Arkansas. On 1 May 1839, a group of twelve citizens set out in an
attempt to recover some horses stolen the previous night from Jabez Fitzgerald
John R. Garnett (Jabez's son-in-law),John Duncan, George Duncan, George
Dameron,J. C. Dodds, John Davis, and Isham Davis. The horses were
trailed into the Indian Territory and some almost to Ft. Smith, AR.
Those horses in Arkansas were in the possession of a Cherokee Indian,
and some were recovered.
As soon as possible, several men from the settlement left for south Texas
to join the war against Mexico for Texas Independence. Jabez Fitzgerald,
considered an old man at age 50, did not accompany the group; but he loaned
a man a horse, which enabled one more man to enter the fight. For
this deed,Jabez Fitzgerald was later granted an additional Land Certificate
by the Republic of Texas Board of Land Commissioners for 640 acres.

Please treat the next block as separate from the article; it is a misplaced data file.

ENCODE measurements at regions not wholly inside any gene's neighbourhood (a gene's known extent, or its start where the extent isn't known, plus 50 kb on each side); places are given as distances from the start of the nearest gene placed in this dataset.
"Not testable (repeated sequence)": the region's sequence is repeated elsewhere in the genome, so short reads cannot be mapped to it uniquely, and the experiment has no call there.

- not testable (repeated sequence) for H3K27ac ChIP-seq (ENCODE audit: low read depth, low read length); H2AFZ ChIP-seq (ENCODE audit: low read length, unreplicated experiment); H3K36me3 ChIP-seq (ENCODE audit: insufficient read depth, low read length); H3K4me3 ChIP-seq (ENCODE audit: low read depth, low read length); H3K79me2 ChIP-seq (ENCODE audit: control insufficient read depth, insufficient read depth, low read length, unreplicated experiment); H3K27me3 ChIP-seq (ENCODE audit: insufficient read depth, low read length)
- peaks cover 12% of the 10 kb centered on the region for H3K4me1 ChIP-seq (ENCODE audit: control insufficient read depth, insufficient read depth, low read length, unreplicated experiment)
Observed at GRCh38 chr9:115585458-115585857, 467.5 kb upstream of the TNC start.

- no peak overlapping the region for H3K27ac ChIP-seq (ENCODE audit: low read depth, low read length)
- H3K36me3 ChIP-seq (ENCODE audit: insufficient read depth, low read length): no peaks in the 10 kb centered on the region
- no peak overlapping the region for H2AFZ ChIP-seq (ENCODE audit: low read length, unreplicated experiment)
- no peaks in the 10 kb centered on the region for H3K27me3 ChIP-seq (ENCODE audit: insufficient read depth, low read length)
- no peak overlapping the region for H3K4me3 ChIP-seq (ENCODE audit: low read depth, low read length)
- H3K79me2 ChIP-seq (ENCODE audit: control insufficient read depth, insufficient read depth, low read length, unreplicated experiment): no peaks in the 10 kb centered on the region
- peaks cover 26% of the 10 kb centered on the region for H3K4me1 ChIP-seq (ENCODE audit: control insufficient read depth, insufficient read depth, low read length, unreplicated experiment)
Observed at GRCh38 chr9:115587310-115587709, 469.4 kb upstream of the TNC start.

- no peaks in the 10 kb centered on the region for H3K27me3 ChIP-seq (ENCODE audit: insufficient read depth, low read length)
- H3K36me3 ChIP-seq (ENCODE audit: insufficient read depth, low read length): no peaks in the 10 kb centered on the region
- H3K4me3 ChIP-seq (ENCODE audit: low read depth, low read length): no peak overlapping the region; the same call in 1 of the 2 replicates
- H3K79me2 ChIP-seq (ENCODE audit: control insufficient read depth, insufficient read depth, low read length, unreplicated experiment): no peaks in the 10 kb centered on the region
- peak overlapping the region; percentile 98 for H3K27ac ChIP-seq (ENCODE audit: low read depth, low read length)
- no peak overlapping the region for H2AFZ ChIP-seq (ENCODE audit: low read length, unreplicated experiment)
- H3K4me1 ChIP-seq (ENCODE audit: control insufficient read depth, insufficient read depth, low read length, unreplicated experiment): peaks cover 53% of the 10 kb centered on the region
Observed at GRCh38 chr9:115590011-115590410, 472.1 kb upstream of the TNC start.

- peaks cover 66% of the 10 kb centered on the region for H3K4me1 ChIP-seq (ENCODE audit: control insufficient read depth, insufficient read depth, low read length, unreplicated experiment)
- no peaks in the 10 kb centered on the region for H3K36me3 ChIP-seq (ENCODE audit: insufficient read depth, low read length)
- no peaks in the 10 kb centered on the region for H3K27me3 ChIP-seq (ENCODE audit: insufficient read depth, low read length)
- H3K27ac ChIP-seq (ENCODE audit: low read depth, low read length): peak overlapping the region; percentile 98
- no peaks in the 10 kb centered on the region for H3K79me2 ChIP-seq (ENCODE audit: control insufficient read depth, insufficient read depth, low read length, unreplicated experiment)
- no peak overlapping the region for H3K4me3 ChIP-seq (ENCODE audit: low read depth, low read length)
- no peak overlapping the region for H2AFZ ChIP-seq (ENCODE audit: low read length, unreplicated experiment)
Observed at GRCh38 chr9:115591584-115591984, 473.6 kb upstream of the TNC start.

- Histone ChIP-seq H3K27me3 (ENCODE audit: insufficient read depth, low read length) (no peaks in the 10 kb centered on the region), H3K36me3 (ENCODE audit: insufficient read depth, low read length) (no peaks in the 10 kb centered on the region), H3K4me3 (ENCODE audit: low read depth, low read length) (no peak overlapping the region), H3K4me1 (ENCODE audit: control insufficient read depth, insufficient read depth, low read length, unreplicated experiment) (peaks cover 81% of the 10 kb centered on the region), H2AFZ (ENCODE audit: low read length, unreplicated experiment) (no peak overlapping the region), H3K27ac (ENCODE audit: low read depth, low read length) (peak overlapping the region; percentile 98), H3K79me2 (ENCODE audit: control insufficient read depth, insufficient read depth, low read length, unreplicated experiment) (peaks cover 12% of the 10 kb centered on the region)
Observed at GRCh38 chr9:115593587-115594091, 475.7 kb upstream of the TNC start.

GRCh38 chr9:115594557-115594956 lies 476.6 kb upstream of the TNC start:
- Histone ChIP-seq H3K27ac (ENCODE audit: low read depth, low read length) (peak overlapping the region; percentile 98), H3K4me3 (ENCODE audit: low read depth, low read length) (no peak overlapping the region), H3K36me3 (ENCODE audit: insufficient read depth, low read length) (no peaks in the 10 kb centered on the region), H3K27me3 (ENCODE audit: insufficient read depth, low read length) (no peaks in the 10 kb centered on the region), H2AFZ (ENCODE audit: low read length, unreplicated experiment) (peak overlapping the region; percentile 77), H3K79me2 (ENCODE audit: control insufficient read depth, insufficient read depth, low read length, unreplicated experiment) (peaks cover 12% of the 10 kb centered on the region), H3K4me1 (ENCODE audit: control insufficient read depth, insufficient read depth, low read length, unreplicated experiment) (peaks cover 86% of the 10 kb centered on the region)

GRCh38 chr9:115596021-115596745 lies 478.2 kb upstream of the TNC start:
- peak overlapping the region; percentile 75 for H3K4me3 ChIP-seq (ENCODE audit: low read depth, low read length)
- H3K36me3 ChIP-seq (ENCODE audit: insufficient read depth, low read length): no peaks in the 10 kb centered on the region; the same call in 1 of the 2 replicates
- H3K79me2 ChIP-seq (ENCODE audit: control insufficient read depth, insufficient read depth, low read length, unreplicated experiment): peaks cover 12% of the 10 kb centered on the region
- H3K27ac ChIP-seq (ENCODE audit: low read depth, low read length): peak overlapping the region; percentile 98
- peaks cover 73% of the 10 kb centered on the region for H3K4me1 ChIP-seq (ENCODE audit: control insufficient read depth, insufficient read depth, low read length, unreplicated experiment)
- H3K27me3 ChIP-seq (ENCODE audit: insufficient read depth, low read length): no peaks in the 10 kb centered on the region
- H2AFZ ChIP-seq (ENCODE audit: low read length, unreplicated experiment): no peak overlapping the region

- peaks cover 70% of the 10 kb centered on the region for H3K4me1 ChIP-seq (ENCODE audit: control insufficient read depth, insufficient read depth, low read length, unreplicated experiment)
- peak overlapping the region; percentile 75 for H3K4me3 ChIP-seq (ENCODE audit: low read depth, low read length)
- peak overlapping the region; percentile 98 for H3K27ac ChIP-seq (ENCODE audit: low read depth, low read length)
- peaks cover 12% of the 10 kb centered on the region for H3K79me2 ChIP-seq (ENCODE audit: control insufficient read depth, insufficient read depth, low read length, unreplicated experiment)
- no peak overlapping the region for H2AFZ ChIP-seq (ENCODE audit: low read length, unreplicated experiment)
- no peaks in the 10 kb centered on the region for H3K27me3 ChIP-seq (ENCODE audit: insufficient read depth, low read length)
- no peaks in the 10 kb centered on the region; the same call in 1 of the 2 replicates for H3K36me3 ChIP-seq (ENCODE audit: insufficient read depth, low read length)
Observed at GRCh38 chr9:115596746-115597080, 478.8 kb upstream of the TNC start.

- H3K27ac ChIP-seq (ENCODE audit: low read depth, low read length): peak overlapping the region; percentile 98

Fitzgerald's original claim was on Red River, directly north of Ft. Inglish,
now Bonham, Texas. A Texas Historical Marker, bearing Jabez's name along
with the others in the Daniel Rowlett party, stands a Tulip denoting that
men were the original settlers of the
area. Court records in 1838/9 show that Jabez Fitzgerald and Thomas Jouett
were granted permission to operate a ferry across Red River near the mouth
of the Blue River. On the Republic of Texas 1840 census, Jabez is
listed in Fannin County as follows: 1 poll, 872 acres, 3 slaves, 1 stud
horse, and 1 wooden clock.
her History of Fannin County, refers to a Garrett Fitzgerald, as a brother
to Jabez. They were likely not brothers. It is believed that
Garrett was the son of William, who was a brother to Jabez. So this
would make Garrett, Jabez's nephew. This Garrett Fitzgerald along with
a wife named Margaret, is found on early census records.
By using these census records,
we place this Garrett in the same county in 1830 and 1840 as Jabez. This
Garrett Fitzgerald died in 1859 naming "Elizabeth" as his widow. So he
married at least twice, it would appear. This Garrett was the father
of John Denison, James, Elizabeth Jane,
and others; but not a Garrett. Jr. There was a younger Garrett Fitzgerald
also found on the 1830 Marion Co.,AL, census on the farm next to Jabez